It might seem counterintuitive for a cloud provider to opt for on-premise backup and recovery, but Australian ERP vendor Pronto Software found it was the only way to guarantee service to its customers.
Pronto’s cloud services division auditioned infrastructure-as-a-service (IaaS) providers Amazon Web Services, Rackspace and IBM SoftLayer, but ultimately went on-prem to ensure business continuity, says Pronto’s cloud services manager Chris Dickinson.
“We’re a believer in owning our own stack. Contractually, there’s no benefit [to public cloud] and the liability is you get two cents of nothing, so it would put our business at risk by outsourcing to an IaaS provider. So we looked at how to improve our overall scalability and to act fast from a disaster perspective,” adds Dickinson.
Pronto chose upstart recovery software maker Zerto, largely for its ability to almost instantly recover to a recent point in time, reliably resuscitating VMware virtual servers and data down to the customer level. “We can deploy and react very quickly,” says Dickinson.
Pronto had Veeam and VMware but while “it would do the job and be acceptable in the market, it was not acceptable to us”.
“We wanted something to do that block-level storage,” he says, referring to speedy, incremental backups.
Fortunately, Dickinson is yet to recover from disaster under Zerto, but he says a simulation showed that there would be performance improvements of several orders of magnitude over a traditional recovery.
“From old-style disaster recovery, it would take an engineer an hour to get a customer live and operational. Now we just push a button and an engineer can bring up 20 to 30 customers in 20 to 30 minutes. That is at least 80-90 percent more effective as opposed to using database replication.
“When you have 230 customers and bring them on in less than 24 hours, that’s incredible.”
Pronto has 1,600 customers, from small manufacturers and distributors to big-box sellers, and many are moving to Pronto as a service. “[Zerto] allows me to deploy my people to do other initiatives that drive revenue,” says Dickinson.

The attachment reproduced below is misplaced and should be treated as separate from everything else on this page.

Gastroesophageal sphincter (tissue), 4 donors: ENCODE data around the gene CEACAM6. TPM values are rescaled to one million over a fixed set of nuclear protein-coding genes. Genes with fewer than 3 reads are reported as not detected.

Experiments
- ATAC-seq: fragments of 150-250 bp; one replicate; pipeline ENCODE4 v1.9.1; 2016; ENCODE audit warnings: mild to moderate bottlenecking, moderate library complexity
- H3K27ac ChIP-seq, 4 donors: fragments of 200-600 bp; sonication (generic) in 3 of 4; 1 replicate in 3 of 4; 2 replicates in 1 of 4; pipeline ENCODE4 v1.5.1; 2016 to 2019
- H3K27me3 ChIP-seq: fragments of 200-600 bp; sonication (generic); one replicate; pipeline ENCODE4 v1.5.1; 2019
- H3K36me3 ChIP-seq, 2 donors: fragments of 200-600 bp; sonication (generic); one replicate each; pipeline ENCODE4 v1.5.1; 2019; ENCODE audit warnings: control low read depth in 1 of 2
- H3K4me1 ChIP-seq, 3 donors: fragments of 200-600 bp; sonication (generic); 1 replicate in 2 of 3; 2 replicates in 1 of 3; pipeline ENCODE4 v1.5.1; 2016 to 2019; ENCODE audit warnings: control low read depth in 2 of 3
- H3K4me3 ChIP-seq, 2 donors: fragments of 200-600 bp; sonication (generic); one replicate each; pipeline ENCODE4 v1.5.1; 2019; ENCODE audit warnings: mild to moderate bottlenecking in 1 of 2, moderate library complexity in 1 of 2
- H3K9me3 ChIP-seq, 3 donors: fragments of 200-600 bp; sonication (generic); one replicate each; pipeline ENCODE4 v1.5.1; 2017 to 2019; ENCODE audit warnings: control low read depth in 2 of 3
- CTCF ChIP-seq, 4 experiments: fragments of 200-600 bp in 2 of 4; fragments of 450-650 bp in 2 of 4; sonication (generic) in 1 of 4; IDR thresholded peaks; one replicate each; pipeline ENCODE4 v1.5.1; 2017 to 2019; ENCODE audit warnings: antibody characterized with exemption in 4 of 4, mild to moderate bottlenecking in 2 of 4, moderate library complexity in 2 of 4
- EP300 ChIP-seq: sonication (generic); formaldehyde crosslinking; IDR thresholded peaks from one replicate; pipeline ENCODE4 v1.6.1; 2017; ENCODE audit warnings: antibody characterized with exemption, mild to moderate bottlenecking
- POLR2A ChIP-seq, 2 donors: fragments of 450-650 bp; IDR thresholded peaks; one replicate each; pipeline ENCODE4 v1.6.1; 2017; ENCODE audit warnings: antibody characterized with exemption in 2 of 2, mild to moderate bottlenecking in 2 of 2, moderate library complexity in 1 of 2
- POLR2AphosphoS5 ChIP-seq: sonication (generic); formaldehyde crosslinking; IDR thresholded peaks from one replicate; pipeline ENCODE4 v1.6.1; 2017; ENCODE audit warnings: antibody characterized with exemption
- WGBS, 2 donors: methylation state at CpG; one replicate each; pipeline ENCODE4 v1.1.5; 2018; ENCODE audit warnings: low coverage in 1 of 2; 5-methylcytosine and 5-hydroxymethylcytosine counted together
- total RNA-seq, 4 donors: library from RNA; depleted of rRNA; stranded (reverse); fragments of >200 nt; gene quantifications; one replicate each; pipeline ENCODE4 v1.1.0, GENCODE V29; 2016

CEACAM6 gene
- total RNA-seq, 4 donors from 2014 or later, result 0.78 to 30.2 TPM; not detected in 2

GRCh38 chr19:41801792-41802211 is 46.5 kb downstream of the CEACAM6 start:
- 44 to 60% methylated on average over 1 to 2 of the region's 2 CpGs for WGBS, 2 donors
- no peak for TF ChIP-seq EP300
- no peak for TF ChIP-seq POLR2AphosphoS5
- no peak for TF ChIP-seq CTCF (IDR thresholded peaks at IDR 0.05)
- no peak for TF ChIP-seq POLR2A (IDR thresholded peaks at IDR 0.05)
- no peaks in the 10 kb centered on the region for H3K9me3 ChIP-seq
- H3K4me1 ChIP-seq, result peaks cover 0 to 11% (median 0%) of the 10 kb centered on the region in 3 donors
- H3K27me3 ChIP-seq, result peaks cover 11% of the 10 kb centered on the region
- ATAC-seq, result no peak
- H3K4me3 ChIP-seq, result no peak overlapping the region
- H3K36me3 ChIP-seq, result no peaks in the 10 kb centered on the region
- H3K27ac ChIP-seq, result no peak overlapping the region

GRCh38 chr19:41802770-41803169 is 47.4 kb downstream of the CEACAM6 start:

Zerto APJ director Andrew Martin says the software is “not really a recovery; it’s a failover… If site A goes down, you should be able to bring it up on site B in minutes,” Martin says. “Zerto was born in the software-defined world. Traditionally, replication was done in the storage layer but as the world becomes virtualised – and the data centre is software-defined – replication should sit inside a virtualised hypervisor.”
The higher abstraction enables more reliable resurrection of virtual servers, he says. “In a virtualised world, applications tend to be split across virtual machines. If you don’t understand interdependencies, when you failover you have no guarantee of consistency because the order those machines must be brought up isn’t understood.”
Bang for backup bucks
Managed service and cloud providers are keen segments for Zerto. In WA, Zettagrid is emboldened to utilise Zerto for more sophisticated projects, says the infrastructure service provider’s chief technology officer Nikki Pereira.
“You can look at this product as backup and replication [but] in America, people are using it for migrations – moving from one provider to another and on-prem and off-prem. Zerto talks between hypervisors and soon AWS as well so people can start moving workloads.”
As Australian network connectivity improves, Pereira sees this approach to active use of backup data becoming more common. He says that, for example, you could have a network problem in Brisbane, but replication can kick in to bring those services back up elsewhere (such as in AWS) in four seconds, so there is no downtime or loss of services.
He also says business owners demand ‘real-time’ backup and recovery and a desire for insight or other benefits beyond basic business continuity: They want to see other features with it.”
And new markets are opening in professional services. “Lawyers, accountants and stockbrokers – people had written them off as not interested in enterprise technology but it just wasn’t available.”
Next: making backups more useful